Thursday, January 08, 2009

Big chili.

Puerto Vallarta is a touristy town-- there's not much way around that fact. But it is, importantly, a town. This isn't a flock of resorts clustered on the beach just for the service of American tourists-- it's a real community with a history and a life of its own. This has its benefits. Instead of being at the mercy of resort buffets or toned-down taco bars, we were able to sample the flavors of the city. There were informal lunch counters, open-air asada grills, and sidewalk empanada sellers all tempting us. And when I saw this taco stand, it's wooden counters crowded with lunch-time diners, I knew I had to try it.

We arrived just at the right time, and squeezed up to the crowded counter as some satisfied customers left. Glancing over the hand written menu dangling above the stewed meats, we placed our order. While waiting for our food, we eyed the clutter of condiments that decorated the counter. As we lifted the ladel out of a plastic bin filled with a deep black-red salsa, the chef caught my eye. 'Careful,' she urged me gently in spanish, 'take just a little. It's spicy.' Oh, that's ok! I assured here-- I love spicy food. She shrugged a polite smile, and reached under the counter, producing a two-inch roasted jalapeno that she rested on my plate with a devious wink. The joke was more visual than anything else, of course-- the biggest chillies aren't generally the spiciest. But to play along, I thanked her and bit in. The skin of the chili was blackened slightly, soft and crinkled as crepe. It left a deep smokey flavor on my tongue with the first bite, which slowly gave way to a green spicy bite. Not too hot, but delicious-- it was a first course that left me with high expectations.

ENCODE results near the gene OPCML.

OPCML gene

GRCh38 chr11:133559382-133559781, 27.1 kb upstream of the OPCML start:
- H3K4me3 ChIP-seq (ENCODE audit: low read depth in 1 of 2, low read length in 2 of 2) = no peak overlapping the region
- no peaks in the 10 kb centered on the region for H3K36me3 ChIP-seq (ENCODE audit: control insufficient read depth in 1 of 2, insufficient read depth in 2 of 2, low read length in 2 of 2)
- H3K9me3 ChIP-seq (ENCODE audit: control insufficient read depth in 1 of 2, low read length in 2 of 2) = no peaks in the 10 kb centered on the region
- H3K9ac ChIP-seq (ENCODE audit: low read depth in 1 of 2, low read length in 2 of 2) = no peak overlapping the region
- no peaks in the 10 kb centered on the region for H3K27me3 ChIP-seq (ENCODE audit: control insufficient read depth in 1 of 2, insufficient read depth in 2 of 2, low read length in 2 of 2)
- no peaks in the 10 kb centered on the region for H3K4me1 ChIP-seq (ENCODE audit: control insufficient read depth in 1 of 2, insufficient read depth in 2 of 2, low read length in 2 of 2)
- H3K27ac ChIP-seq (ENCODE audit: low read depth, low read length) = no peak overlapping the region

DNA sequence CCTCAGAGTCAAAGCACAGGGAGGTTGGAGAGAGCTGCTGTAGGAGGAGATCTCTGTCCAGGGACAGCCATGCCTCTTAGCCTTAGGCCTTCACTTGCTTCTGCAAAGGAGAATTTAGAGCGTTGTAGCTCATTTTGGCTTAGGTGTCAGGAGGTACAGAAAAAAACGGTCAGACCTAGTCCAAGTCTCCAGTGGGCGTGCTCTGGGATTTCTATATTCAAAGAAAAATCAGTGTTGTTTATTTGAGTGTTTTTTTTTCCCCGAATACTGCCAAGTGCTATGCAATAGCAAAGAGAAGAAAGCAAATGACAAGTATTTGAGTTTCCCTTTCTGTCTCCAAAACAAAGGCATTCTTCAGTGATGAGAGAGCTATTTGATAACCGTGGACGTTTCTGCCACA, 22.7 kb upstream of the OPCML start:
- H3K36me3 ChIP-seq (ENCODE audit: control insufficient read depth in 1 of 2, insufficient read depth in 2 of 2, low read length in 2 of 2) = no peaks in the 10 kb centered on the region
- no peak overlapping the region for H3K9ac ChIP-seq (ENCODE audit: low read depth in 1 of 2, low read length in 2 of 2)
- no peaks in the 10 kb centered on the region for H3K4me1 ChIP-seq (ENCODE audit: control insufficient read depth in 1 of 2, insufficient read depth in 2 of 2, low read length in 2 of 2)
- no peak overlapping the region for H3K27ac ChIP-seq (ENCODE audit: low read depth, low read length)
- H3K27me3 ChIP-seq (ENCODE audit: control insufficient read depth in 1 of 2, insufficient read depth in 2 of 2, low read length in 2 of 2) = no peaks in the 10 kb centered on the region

Thankfully, the food itself was just as flavorful. My flimsy paper plate arrived in front of me crowded with food, two corn tortillas browned on the grill and piled with chopped meat, onions, beans, and cilantro. I bit into the taco de birria first, the tender stewed mutton immediately bleeding a savory flavor of roasted peppers. Next I tried the tripas, which I had been curious to try since I landed in Mexico. Upon ordering it, our chef had spread it onto the grill, where it popped and sizzled for a few minutes before she scooped it into the palm of the tortilla. It gave the meat a slightly crunchy exterior that suprised me, and a rich griddled flavor that surprised me even more. I was lucky to have ordered it when I did-- as we sat there munching contentedly, several hopeful diners stopped by to order the tripas, and were informed that I had gotten the last order. Yup, just in time.

6 comments:

a said...

Xander
Those tacos look great of course.

While I don't want to disagree with you too forcefully, I passed thorough Puerto Vallarta some years ago and found it to be on the cusp of real town/tourist playground. while the town is not tiny, about 50 percent of the population is directly involved in tourism. While there is of course nothing wrong with this, it does suggest something about who and what the town serves. While there aren't only hotel buffets and cheesy tourist traps, there are many many such places in Puerto Vallarta. I'm glad you were able to wade through it and find things to your liking.